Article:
We’re both from western North Carolina and had both–at different times–lived or worked in Asheville. It’s a beautiful area with a good arts scene and loads of outdoor activities.

These days, as I’m involved with both Parks On The Air and Summits On The Air, it’s an especially appealing place to live. We’ve a number of accessible POTA/WWFF entities and loads of summits to activate.

Blue Ridge Parkway (K-3378)

Any time I drive into Asheville, I pass by the Blue Ridge Parkway.

There are a number of easy parkway access points on the north, east, south and west sides of Asheville. I typically pass by the eastern access point of the BRP on Tunnel Road. Both the Blue Ridge Parkway Headquarters and the Folk Art Center are within spitting distance and both have picnic tables making setup and deployment quite easy for POTA/WWFF ops!

On Monday, November 29th, 2021, I found that I had a good 30-45 minutes to kill before heading home after running errands in town. My car was empty, as I was hoping our collision shop would ask me to finally bring the Subaru in for repair. They were waiting for one critical component to arrive.

Side note: Bears in cars

As I mentioned in a previous post, in late October, a bear opened all four doors of our car and proceeded to check inside for food. He wasn’t exactly “surgical” in his investigation and was likely frustrated when he realized there was no food to be found inside (never store food in your car in bear country).

He scratched up and punctured a lot of interior panels and ripped out many of the seals around the doors and windows. The damage would have been primarily superficial had he/she decided not to dig into the headliner. Continue reading Killing time by squeezing in a quick activation on the Blue Ridge Parkway

Field Report: POTA Roadside activation with a view!

On Monday, October, 18, 2021, I finished a few errands in Asheville, NC and realized I had just enough time to squeeze in an afternoon activation. The weather was beautiful, the fall air felt amazing, and although I had no clue what propagation was like, I needed some field radio therapy!

Blue Ridge Parkway to the rescue!

I’ve mentioned in previous videos that pretty much anytime I drive into Asheville I pass by the Blue Ridge Parkway. Over the years, I’ve discovered numerous POTA (Parks On The Air) spots scattered along “America’s Favorite Drive.”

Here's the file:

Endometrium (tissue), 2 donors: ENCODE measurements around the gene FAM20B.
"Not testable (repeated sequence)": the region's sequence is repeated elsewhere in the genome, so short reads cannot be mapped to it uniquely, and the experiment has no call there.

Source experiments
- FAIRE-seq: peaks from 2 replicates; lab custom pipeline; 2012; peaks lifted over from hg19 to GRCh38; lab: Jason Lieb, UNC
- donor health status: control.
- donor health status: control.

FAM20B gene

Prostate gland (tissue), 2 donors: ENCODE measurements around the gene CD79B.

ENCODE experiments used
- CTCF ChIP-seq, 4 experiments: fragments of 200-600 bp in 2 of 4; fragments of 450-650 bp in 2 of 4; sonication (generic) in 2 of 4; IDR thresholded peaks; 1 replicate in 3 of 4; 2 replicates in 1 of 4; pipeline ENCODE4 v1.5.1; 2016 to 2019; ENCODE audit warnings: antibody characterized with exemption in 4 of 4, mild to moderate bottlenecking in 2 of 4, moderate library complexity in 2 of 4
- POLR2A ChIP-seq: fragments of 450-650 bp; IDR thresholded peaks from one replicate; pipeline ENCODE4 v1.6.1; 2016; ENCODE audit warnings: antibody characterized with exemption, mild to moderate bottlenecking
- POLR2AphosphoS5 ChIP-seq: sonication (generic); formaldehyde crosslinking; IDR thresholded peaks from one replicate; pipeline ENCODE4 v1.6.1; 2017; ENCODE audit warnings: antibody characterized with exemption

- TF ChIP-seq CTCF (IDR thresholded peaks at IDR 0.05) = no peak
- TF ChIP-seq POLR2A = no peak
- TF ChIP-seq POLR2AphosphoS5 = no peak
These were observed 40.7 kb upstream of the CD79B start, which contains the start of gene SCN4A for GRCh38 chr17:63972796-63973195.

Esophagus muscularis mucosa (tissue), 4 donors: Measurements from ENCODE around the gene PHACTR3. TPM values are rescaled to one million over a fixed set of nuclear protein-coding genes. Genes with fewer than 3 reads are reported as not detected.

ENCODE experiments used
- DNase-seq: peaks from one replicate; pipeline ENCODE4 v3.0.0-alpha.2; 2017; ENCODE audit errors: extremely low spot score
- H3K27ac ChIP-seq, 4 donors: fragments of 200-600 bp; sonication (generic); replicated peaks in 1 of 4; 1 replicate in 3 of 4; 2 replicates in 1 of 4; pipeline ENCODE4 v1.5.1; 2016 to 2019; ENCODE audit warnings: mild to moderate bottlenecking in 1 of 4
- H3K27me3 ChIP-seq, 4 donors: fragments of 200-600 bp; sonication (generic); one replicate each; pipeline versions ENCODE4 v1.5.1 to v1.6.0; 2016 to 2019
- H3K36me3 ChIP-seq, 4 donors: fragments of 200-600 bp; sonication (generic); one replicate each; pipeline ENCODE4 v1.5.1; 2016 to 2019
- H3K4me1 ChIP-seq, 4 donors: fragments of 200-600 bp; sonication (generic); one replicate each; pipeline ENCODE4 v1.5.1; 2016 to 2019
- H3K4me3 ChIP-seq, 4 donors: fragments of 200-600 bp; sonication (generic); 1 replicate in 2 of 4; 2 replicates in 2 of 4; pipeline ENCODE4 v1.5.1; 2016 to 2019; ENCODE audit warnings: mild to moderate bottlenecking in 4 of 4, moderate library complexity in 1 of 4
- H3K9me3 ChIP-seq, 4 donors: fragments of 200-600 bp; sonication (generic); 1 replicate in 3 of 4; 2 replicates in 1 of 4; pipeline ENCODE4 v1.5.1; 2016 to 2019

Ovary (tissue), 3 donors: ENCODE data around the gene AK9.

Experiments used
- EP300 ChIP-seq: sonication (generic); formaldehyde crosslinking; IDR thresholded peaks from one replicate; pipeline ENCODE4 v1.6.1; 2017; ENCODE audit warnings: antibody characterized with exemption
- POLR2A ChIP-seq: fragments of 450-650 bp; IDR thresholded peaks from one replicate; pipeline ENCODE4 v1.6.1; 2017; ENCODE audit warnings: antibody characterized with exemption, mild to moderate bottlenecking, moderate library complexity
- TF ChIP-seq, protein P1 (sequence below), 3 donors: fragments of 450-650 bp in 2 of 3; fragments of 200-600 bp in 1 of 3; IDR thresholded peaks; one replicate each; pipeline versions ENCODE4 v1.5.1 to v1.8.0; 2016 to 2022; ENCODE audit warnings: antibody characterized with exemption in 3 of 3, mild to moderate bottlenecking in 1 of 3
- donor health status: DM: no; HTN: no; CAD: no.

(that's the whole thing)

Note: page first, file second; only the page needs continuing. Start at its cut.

It’s fall, so we’ve autumn leaf colors and loads of tourists in the region–especially on the BRP.

Even so, I’ve one favorite overlook that is often overlooked by tourist!

It’s a little unofficial turn-out on the parkway that offers up spectacular views. I believe the reason tourists pass by it is because it’s located just beyond one of the most popular overlooks in the area: the Tanbark Ridge Overview. Tourists stop at Tanbark to enjoy the views not knowing that a mere +/-200 meters away, there’s one they could enjoy all on their own. Continue reading Field Report: POTA Roadside activation with a view!

POTA Field Report: Pairing the Xiegu X5105 & MFJ-1984LP on the Blue Ridge Parkway

On Monday, September 27, 2021, I had just enough time to stop by the Blue Ridge Parkway on my way back from Asheville, NC and fit in a short activation.

I had my Xiegu X5105 along for the ride and decided to pair it with the MFJ-1984LP EFHW since I knew propagation was going to be rough.

That day, Earth was being pounded by CMEs and, frankly, I didn’t know how pleasant it would be on the air.

I picked one of my favorite spots along the Blue Ridge Parkway: a grassy hill I’ve used numerous times in the past. I love this particular site because it’s incredibly rare that anyone else parks or walks there, so I can set up larger wire antennas and not have to worry about others walking into the radiator or tripping over the counterpoise.

Even though I always try to set up my antennas and gear away from foot traffic, it’s always a concern so I try to maintain a certain level of situational awareness during the activation. Continue reading POTA Field Report: Pairing the Xiegu X5105 & MFJ-1984LP on the Blue Ridge Parkway

POTA Field Report: Picnic table activation with the FT-817ND, CHA UCM, and MPAS Lite

The Blue Ridge Parkway is one of the easiest POTA sites for me to activate when I’m at the QTH.

Pretty much anytime I head into Asheville from home, I’m going to cross the parkway. The BRP is such a refuge, I often take it to avoid hitting the Interstate or a busy highways. It takes longer, but it’s orders of magnitude more peaceful and pleasant than, say, Interstate 40.

On Monday, September 13, 2021, I had a small opening in my schedule in the afternoon and decided to  pop by the Folk Art Center for a quick picnic table activation since I was passing by.

The Folk Art Center is a site where I typically deploy smaller, lower-profile antennas to keep from interfering with others who are enjoying the park.  I try to keep my antennas very close to my operating spot and my counterpoises on the ground in a space where others aren’t likely to tread.

In the past, I’ve used the Wolf River Coils TIA, the Elecraft AX1, Chameleon MPAS Lite & MPAS 2.0, and once, a Packtenna 9:1 UNUN random wire. I avoid anything that slopes so that I don’t inadvertently “clothesline” unsuspecting vacationers!

On this trip, I had the Chameleon MPAS Lite vertical and a new toy: the Chameleon Universal Clamp Mount (CHA UCM).

Continue reading POTA Field Report: Picnic table activation with the FT-817ND, CHA UCM, and MPAS Lite